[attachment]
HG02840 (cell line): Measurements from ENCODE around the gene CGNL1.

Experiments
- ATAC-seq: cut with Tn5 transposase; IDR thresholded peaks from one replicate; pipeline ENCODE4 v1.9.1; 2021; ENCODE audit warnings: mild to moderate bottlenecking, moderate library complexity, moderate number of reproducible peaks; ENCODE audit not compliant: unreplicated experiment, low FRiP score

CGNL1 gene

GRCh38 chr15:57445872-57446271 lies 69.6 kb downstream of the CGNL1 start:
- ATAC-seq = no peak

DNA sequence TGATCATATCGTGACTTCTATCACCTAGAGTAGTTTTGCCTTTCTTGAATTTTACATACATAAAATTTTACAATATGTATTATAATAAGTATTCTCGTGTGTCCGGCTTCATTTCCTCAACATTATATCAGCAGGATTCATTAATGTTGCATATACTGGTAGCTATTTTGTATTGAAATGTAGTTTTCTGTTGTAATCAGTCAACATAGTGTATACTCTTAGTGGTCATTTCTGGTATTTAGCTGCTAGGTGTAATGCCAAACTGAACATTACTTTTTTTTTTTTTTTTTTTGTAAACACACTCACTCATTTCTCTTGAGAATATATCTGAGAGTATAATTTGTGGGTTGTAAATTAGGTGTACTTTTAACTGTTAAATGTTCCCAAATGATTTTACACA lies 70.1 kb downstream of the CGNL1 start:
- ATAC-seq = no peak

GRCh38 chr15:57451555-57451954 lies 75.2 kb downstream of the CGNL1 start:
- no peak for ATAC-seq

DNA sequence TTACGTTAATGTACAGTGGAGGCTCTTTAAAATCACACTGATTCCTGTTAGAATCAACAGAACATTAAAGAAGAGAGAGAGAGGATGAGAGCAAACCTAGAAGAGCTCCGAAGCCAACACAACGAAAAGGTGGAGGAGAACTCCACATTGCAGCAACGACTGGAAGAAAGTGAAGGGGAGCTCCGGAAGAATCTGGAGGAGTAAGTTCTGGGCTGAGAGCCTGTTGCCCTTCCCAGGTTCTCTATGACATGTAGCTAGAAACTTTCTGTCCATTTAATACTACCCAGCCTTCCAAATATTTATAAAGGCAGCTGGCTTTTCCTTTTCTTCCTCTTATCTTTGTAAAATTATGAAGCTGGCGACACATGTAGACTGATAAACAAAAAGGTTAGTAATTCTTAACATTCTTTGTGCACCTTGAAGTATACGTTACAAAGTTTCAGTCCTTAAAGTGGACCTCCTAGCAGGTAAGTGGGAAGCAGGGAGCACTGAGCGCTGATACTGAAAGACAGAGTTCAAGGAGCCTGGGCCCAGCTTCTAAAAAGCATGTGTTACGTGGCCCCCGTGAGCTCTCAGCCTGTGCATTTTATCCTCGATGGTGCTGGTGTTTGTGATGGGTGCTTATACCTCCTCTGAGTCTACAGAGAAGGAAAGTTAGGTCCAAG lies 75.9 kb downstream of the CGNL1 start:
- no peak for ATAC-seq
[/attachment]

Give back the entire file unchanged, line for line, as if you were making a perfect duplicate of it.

HG02840 (cell line): Measurements from ENCODE around the gene CGNL1.

Experiments
- ATAC-seq: cut with Tn5 transposase; IDR thresholded peaks from one replicate; pipeline ENCODE4 v1.9.1; 2021; ENCODE audit warnings: mild to moderate bottlenecking, moderate library complexity, moderate number of reproducible peaks; ENCODE audit not compliant: unreplicated experiment, low FRiP score

CGNL1 gene

GRCh38 chr15:57445872-57446271 lies 69.6 kb downstream of the CGNL1 start:
- ATAC-seq = no peak

DNA sequence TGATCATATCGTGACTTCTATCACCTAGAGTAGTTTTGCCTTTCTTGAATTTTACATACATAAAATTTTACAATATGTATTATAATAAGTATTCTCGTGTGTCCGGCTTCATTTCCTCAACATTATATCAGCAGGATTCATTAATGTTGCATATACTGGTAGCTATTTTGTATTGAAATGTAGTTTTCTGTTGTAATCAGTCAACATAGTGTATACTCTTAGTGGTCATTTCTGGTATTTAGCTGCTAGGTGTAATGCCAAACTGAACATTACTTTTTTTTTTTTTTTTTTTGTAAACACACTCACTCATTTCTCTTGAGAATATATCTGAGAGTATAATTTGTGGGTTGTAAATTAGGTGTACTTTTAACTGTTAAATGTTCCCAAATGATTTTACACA lies 70.1 kb downstream of the CGNL1 start:
- ATAC-seq = no peak

GRCh38 chr15:57451555-57451954 lies 75.2 kb downstream of the CGNL1 start:
- no peak for ATAC-seq

DNA sequence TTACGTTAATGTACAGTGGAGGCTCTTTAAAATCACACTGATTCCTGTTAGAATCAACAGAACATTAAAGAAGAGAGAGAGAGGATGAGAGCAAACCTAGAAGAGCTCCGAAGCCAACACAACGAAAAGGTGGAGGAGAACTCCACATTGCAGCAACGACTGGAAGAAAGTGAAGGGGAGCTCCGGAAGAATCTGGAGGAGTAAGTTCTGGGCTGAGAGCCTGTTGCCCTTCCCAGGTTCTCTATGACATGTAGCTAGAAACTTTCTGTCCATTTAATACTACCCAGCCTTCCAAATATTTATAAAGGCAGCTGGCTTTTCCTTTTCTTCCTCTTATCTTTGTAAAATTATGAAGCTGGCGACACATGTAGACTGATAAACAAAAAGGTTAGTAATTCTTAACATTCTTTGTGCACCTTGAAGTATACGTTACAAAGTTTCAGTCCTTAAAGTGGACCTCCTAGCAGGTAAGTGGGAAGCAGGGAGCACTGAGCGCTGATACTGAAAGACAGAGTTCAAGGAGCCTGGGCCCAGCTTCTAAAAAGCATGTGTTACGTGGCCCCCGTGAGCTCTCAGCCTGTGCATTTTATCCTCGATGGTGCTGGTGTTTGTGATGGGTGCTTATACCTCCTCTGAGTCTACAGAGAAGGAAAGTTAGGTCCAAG lies 75.9 kb downstream of the CGNL1 start:
- no peak for ATAC-seq